“Evan?” the younger boy said. Evan kept driving.
“Evan?” the younger boy said again.
“What, Ollie?” Evan said, not turning his face away from the road.
“Where are we going?” Ollie said.
“I told you,” Evan said.
The wind came through the gap between the window and the rubber around the door jamb, making a whirling noise. It blew into Ollie’s eye, making him wince.
“How’s your eye?” Evan said, turning to look at Ollie.
“It’s okay,” he said. The sky blackened, and the wind picked up even more. Evan turned the heater up.
“You sure Daddy knows we’ve got his truck?” Ollie said.
“I told you already,” Evan said. “Yes. I asked him right before I woke you up. He knows we’re just going for a ride.” They passed some cow-tipping frat boys and a truck stop. Ollie sat in his seat, quietly. The fishing tackle box and hunting rifles and empty beer cans in the truck bed rattled as the truck hit patches of unpaved road and gravel.
“That doesn’t sound like Daddy,” Ollie said after a while. “He’s really careful about his truck.”
“Look, I’m getting my learner’s permit in about a month,” Evan said, turning to Ollie, glaring. “Besides, he told me I could drive it. You calling me a liar? Well?” Evan said.
Ollie sat, not saying anything, looking down at his sneakers.
“No,” he said, finally. Evan clicked on the wipers, and sprayed the fluid to clean the dead bugs off the windshield. He clicked it off again, and leaned forward to see.
“Damn it,” he said. “I can’t see.” Ollie sniffled in the passenger seat. Evan glanced over at his brother and didn’t say anything. Ollie began to cry.
“I’m sorry I snapped at you,” Evan said, keeping his eyes on the road. Ollie wiped his nose on the sleeve of his favorite Spider-Man pajamas, the ones his mom had gotten him for Christmas that year.
“Hey,” Evan said, looking over. “I didn’t mean to snap at you.” He reached over and tousled his little brother’s hair. Ollie smiled a little, and Evan gave his own gap-toothed smile. Ollie blew his nose in a McDonald’s napkin he’d found on the floor, then wadded it up and put it in his pocket.
Evan kept driving while Ollie fell asleep in the passenger seat. Evan knew he’d done the right thing, taking his brother from the house, but he was getting tired of driving, and didn’t know what he was going to do next. Drops of rain splattered on the windshield, and Evan felt the small drops hitting the side of his face, coming in through the window. He strained forward to see the road, putting his face right up to the glass.
He saw a red barn up the road. Evan drove up to it and parked. He walked up to it, catching a whiff of animal droppings. Evan inspected the outside. He noticed the paint was peeling on the sides, coming off in big fat flakes. He opened the creaking heavy door. It was dark inside, but he could make out an area in the back that was dry. He grabbed some hay and took it back there, fashioning a makeshift bed. The roof was sturdy enough, but the rain was still getting through in several places.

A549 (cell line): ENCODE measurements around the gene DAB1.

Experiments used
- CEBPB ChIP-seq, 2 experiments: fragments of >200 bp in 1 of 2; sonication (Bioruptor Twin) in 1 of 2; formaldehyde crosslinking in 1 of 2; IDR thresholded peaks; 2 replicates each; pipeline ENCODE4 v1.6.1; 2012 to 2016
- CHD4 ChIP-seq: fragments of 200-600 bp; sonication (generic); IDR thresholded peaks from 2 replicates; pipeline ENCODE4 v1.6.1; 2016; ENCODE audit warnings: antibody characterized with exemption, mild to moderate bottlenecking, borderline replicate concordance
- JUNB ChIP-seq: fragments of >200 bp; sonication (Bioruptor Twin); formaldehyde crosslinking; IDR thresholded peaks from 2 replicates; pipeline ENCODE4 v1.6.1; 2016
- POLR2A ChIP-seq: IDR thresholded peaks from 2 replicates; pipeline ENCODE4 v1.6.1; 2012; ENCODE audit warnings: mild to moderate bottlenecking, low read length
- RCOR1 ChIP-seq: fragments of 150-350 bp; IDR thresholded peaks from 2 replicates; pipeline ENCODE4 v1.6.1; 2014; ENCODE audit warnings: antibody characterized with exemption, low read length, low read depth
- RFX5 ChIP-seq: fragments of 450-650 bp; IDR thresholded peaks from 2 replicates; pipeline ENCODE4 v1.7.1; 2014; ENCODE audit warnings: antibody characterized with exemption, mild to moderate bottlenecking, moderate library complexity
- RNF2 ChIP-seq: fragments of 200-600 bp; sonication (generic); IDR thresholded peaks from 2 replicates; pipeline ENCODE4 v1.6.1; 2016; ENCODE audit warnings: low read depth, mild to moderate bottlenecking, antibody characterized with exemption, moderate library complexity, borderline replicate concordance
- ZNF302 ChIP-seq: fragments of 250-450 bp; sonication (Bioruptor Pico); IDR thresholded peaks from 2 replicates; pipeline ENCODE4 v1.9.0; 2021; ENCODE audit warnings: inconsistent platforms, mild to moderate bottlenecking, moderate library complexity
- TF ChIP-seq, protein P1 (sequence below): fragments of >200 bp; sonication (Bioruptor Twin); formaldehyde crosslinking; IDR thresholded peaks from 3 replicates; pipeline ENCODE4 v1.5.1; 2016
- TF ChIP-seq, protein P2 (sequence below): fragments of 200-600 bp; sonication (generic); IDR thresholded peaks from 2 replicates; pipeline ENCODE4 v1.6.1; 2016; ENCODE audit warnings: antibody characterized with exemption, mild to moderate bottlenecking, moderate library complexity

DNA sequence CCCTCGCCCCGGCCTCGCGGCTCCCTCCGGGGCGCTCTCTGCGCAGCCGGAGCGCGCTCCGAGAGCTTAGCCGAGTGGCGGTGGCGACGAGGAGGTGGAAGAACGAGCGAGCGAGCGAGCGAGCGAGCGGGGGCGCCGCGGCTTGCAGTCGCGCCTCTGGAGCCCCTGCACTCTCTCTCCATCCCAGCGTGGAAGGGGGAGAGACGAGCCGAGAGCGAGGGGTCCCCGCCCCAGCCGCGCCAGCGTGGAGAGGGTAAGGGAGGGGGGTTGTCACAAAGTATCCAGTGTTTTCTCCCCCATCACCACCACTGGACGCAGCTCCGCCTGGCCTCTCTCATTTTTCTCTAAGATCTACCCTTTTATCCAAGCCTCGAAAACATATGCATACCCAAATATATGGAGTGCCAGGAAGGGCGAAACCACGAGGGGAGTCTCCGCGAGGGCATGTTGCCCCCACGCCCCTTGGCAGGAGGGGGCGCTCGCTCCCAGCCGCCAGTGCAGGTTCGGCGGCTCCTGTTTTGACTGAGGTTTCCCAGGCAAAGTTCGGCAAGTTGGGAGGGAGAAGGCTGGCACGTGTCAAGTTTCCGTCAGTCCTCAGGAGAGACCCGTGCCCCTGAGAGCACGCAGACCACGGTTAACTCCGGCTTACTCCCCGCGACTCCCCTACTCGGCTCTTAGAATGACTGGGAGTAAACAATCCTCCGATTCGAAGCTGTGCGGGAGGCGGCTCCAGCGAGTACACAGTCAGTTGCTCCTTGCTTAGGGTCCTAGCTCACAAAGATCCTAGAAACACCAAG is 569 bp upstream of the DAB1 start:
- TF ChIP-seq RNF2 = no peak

Evan walked back through the yard, past the yellow patches of grass and rusted-out cars, and back to Ollie, who was playing a video game in the passenger side of the stolen truck. “Where’ve you been?” Ollie said as Evan got inside to grab his coat.
“I was just looking around inside the house,” Evan said.
“There’s no furniture, but I made us a little bed. Come on.” Both boys got out of the truck.
“What’s going on?” Ollie asked, pulling his jacket to his body.
“I thought we’d stay here tonight,” Evan said, as he pulled two sleeping bags from behind the seat.
“Why?” Ollie said. “Won’t Mom and Daddy wonder where we are?”
“They’re asleep,” Evan said. “Besides, they’ll still be asleep when we go back in the morning. Tomorrow’s Saturday.” Ollie put the video game in his coat pocket.
“Where are we?” Ollie said.
“I think we’re about twenty miles south of town. Amarillo’s that way,” Evan said, pointing north. He knew it was more like fifty, but he didn’t want his brother to raise a fuss, as Evan knew he would if he were that far from home. He’d never been that far from home before. Not like Evan, who had been hunting in the Hill Country with his father.
The boys went inside the barn. There were no animals there, but the floor was covered with hay.
“There’s a loft,” Evan said, pointing to the ladder in the back left corner. They walked through the musty barn, kicking up animal dander and dust as they went. The walls of the loft were covered in graffiti, and there were cigarette butts and beer cans strewn about the floor. There was also a dilapidated mattress, ripped and lying in the corner. They laid out the sleeping bags on the mattress, and rolled up their jackets for pillows. Ollie lay down, and curled up to go to sleep. Evan sat up in his sleeping bag, looking forward.
“Evan?” Ollie said, looking over at Evan.
“Yeah?” Evan said, looking in the direction of the barn door.
“We’re going home in the morning, right?”
“Yeah,” Evan said. “We are. Now go to sleep.” Evan waited until Ollie was asleep, then slipped out of the sleeping bag and stepped down the ladder and out of the barn. He started the truck, and thanked heaven that Ollie was a heavy sleeper. He took a rifle from the truck bed and laid it on the passenger seat.
As he drove, his mind kept going back to his dog. Evan could picture him sleeping in the yard. He had been on a hunting trip a few weeks earlier, with his father. He hadn’t been too eager to shoot a gun. He wasn’t sure what was supposed to happen when you went hunting.